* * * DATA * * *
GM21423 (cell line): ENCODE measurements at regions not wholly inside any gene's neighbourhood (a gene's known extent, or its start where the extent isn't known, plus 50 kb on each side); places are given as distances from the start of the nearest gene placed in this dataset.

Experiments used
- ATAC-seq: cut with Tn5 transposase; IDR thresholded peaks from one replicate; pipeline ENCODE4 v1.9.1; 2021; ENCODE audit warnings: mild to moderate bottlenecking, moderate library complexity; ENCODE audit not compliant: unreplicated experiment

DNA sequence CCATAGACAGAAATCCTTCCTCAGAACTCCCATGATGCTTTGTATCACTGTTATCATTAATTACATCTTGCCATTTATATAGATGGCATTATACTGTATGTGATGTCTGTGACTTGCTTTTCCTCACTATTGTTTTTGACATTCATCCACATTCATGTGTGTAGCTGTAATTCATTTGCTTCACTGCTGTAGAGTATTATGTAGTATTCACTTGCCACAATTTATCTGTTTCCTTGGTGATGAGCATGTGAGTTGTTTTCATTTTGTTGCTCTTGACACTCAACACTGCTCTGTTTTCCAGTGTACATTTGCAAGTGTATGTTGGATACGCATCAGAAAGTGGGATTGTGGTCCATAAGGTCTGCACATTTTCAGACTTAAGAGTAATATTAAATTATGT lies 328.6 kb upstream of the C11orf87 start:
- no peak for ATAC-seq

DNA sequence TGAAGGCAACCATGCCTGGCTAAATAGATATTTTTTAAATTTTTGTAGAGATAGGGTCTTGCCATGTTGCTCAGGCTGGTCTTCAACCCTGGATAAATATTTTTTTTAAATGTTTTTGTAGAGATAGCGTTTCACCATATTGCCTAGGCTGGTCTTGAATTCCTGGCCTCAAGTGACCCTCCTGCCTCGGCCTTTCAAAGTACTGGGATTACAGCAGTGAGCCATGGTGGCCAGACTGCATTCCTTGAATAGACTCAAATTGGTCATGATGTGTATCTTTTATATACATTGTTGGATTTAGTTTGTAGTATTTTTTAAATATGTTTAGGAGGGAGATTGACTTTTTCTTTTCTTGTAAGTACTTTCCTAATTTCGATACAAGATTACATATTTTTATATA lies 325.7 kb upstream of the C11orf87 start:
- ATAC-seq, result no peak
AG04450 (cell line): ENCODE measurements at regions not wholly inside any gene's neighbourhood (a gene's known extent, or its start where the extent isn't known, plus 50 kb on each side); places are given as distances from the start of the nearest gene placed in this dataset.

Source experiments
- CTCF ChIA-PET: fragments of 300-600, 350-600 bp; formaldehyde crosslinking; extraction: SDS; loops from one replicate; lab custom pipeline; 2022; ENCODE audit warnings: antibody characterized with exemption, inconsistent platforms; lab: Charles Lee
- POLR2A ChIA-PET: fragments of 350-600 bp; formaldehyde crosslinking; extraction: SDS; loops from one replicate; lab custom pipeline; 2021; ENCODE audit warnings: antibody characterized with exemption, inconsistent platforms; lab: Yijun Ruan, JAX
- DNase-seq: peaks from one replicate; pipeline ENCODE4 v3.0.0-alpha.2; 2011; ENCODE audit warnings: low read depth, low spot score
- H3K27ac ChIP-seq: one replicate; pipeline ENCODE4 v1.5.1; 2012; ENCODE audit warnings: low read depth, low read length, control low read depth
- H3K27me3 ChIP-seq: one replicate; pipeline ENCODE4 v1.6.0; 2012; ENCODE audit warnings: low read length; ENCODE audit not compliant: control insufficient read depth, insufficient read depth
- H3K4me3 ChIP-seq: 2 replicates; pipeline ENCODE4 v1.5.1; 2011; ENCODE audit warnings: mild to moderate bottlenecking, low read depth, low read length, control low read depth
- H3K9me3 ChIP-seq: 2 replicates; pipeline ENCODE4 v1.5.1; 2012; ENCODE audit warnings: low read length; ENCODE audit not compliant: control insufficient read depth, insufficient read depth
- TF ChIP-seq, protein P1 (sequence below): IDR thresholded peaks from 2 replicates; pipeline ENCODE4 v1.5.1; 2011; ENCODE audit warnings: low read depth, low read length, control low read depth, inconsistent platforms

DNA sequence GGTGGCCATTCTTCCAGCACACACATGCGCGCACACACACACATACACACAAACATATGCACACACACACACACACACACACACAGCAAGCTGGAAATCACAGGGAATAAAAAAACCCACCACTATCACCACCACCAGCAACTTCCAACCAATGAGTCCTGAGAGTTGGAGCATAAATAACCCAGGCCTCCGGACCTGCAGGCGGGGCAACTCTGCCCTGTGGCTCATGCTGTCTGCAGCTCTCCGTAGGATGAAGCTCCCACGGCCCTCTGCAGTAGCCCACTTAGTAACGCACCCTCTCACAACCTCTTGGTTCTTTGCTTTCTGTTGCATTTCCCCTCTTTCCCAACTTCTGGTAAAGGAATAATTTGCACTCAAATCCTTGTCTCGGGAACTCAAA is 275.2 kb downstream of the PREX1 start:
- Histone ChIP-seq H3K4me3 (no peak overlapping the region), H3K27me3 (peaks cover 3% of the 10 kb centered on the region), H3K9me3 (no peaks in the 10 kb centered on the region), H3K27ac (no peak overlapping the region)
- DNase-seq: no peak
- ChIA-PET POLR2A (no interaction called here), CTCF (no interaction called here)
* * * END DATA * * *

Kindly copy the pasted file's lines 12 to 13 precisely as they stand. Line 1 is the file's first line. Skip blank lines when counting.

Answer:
- DNase-seq: peaks from one replicate; pipeline ENCODE4 v3.0.0-alpha.2; 2011; ENCODE audit warnings: low read depth, low spot score
- H3K27ac ChIP-seq: one replicate; pipeline ENCODE4 v1.5.1; 2012; ENCODE audit warnings: low read depth, low read length, control low read depth